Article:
Right now, Lesli had raised something else to deal with. “Would you like,” he asked, “to tell me about this your-mother’s-not-going-to-like-me business?”
Turned out this was not something to which Lesli had looked forward. Since Mari, her mom, deliberately found something about all her boyfriends to intently dislike. You could count on it. Hence, she simply stopped introducing them to her.
There wasn’t any two ways around this, though. Because she’d never been this sold on a guy. And knew there was no point delaying the inevitable. Knew it from the day she’d basically badgered Keith into proposing. That she’d finally landed that ever-elusive great catch, even if it took two years and change to reel him in.
“So,” she said, “guess we better bite the bullet, hunh?’
“Well.” Keith sipped at his drink. “What about your dad?”
She shrugged. “Good old easygoing Hank Hall? He tends to stay out of it. Not that he’s whipped or anything. He just doesn’t want to hear her mouth if he doesn’t have to. Let’s say he picks his spots.”
Keith nodded. Sounds like a smart man. It might not hurt to take a page from his book.
Munching collard greens, she swallowed, then said, “I think you and Dad’ll get along. Fact is, in some ways you remind me of each other. Laid back, doesn’t run off at the mouth much. And, now that I do think about it…” She wiped her mouth and took a sip. “He does the same thing you do when my mom starts going off. Sits there, watches her until she regains a modicum of sense.”
“One out of the two ain’t bad.” Bottom line, he refused to get but so worried. He wasn’t marrying either of them, just their daughter. If they got along, wonderful. If not, it sure wouldn’t be the first time in history something like that happened when two folk fell in love.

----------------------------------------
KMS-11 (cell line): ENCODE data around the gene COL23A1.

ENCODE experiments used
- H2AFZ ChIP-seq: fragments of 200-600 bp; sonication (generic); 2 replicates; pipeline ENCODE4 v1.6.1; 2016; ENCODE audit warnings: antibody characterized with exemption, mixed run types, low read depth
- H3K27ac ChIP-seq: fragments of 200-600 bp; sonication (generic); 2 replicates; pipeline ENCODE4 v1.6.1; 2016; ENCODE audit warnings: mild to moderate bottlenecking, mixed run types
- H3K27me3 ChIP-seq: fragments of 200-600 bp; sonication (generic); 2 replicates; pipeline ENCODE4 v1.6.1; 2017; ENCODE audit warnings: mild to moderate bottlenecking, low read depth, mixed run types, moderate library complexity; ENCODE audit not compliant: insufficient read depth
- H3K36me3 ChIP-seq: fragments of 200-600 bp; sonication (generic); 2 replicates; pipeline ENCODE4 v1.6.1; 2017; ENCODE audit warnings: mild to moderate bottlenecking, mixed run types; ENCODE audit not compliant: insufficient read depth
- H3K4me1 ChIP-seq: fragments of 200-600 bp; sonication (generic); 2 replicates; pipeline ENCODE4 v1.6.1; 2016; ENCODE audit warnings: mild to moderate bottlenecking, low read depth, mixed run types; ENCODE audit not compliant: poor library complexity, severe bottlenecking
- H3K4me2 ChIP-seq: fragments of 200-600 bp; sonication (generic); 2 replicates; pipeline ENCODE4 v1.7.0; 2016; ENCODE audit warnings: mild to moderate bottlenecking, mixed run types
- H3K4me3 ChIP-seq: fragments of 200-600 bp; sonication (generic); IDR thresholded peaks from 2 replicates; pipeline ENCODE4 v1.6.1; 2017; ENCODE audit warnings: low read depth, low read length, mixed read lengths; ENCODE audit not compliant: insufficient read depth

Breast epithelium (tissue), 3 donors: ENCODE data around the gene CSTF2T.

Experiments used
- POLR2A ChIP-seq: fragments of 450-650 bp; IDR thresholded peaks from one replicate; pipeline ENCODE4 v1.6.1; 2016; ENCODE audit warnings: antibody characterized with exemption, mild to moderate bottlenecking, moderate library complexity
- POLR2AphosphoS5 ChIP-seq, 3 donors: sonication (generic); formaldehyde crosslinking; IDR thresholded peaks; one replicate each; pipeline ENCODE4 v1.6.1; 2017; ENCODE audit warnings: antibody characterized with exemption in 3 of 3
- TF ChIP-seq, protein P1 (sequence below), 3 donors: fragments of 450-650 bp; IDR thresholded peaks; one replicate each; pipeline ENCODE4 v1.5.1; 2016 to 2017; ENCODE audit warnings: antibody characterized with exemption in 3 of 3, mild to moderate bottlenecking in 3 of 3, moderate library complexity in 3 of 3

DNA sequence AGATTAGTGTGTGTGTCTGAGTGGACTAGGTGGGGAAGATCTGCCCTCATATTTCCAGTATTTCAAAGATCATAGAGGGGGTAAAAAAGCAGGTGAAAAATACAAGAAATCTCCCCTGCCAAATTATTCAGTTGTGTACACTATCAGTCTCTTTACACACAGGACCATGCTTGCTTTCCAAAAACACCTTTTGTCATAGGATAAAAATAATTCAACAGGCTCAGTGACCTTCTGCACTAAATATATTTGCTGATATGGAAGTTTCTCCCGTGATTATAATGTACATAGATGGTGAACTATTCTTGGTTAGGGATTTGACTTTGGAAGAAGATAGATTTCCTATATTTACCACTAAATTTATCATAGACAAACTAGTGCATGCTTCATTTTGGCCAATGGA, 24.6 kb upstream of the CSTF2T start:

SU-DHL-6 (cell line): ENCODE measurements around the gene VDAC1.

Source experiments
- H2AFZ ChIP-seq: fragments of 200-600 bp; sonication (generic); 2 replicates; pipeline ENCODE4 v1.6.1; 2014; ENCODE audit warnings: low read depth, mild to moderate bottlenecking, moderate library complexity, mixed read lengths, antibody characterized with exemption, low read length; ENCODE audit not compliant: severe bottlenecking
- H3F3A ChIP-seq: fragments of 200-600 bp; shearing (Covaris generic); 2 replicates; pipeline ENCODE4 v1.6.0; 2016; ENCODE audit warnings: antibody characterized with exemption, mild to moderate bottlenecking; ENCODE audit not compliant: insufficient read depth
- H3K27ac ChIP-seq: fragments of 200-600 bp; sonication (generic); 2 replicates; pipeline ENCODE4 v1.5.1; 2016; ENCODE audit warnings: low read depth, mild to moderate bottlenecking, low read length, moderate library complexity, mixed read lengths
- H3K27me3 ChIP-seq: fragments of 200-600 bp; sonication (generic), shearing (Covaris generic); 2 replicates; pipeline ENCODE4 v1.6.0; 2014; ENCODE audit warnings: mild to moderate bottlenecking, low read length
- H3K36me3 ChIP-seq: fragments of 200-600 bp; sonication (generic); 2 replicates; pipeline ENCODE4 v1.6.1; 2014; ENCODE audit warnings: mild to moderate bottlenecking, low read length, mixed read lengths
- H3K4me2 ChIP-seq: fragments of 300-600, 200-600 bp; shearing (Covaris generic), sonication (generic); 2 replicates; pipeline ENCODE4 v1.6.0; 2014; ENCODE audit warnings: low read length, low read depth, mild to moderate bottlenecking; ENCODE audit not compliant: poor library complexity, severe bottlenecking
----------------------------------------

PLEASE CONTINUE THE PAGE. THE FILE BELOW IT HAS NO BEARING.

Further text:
At least they didn’t have the other side of the equation to contend with. Keith’s parents had died long before he met her. His mom from cancer, his dad in an auto accident. “We’ll work it out.”
She touched his hand. “I know. Hell, we got this far. We’re not going to let a little thing like Hurricane Mari slow us down.”
“Hurricane Mari. Yeah, right.” He forced himself to push past it. They enjoyed the rest of their meal. Went home, fed the cats and went straight to bed — getting to sleep a few hours later. Next morning, she told him she’d call her mom, doing her best to sound confident. But she walked out the door looking a little more serious than usual.
He padded around the place, puttering back and forth from room to room. Finally sat down on the couch over a cup of coffee with a lapful of Butch. Pondering, I got myself a pregnant, jealous, about-to-be wife whose mother I never met but who already don’t like me. He couldn’t wait to get out of the house and go to rehearsal.
He cabbed it over to 72nd St. on the West Side. Got out and, at Nedick’s, grabbed hisself a dog with relish, mustard and an Orange Julius. Then, walked over to Eighth Ave., munching, slurping, and taking in the sights like some sort of tourist, deliberately keeping his mind blank. When he walked into the studio, the receptionist, Mona, a petite, frowsy-haired, blonde-skinned beauty with hips to burn, looked up from her magazine, eyes widening and fairly leaped out of her seat. “Hi, stranger. How ya been?” Squeezed him with a sweet bear-hug. “So. You and…what’s her name again, Lesli? You’re back together, hunh?”
How come half of New York knew where he did or didn’t leave his underwear? “Uh, yeah.”
He’d’ve been glad to get to the studio, strap on, and let that be that. No such luck. Everywhere, his whole world reminded him of her. There was Sam, sitting in a corner. Lesli hated her on sight. Helen standing around, bullshitting — Lesli hated her, too.
He wondered whether being in love was worth the loss of his peace of mind. And, wondered about life without Lesli. Well, he figured, there sure could be worser circumstance. Just what, he wasn’t sure. But, yeah, there had to be worse.
Next week: Keith has to rein in a counterproductive Helen St. James.
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